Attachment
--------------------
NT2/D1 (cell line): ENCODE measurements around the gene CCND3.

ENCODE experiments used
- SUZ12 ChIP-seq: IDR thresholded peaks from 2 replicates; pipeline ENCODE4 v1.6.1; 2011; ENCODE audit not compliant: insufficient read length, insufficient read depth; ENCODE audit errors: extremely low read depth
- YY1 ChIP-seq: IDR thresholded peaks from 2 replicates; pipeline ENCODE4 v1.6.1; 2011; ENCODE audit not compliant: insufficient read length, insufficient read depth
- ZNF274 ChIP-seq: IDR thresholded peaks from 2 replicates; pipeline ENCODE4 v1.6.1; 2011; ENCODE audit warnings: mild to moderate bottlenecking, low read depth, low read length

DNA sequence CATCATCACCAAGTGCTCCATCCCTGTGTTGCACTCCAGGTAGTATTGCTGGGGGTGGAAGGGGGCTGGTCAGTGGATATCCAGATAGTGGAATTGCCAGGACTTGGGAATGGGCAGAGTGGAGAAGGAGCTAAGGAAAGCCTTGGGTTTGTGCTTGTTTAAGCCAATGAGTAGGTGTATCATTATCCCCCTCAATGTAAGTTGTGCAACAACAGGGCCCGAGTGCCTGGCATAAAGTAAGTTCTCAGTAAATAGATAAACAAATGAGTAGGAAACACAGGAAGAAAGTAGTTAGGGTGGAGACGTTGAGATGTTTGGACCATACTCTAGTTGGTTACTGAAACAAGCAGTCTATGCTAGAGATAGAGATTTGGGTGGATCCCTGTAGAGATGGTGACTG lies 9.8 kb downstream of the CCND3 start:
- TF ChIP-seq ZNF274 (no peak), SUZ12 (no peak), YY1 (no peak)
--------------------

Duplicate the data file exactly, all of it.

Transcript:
NT2/D1 (cell line): ENCODE measurements around the gene CCND3.

ENCODE experiments used
- SUZ12 ChIP-seq: IDR thresholded peaks from 2 replicates; pipeline ENCODE4 v1.6.1; 2011; ENCODE audit not compliant: insufficient read length, insufficient read depth; ENCODE audit errors: extremely low read depth
- YY1 ChIP-seq: IDR thresholded peaks from 2 replicates; pipeline ENCODE4 v1.6.1; 2011; ENCODE audit not compliant: insufficient read length, insufficient read depth
- ZNF274 ChIP-seq: IDR thresholded peaks from 2 replicates; pipeline ENCODE4 v1.6.1; 2011; ENCODE audit warnings: mild to moderate bottlenecking, low read depth, low read length

DNA sequence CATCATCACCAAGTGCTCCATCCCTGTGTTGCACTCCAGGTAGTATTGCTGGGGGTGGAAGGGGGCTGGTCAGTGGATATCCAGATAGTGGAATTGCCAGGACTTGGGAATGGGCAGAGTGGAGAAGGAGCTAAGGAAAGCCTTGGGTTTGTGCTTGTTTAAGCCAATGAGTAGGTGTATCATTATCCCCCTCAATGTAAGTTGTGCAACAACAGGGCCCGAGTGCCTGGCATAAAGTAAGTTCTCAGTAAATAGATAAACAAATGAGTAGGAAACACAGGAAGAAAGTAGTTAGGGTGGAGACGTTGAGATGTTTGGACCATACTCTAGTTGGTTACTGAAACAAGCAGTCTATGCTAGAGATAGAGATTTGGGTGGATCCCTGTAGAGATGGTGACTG lies 9.8 kb downstream of the CCND3 start:
- TF ChIP-seq ZNF274 (no peak), SUZ12 (no peak), YY1 (no peak)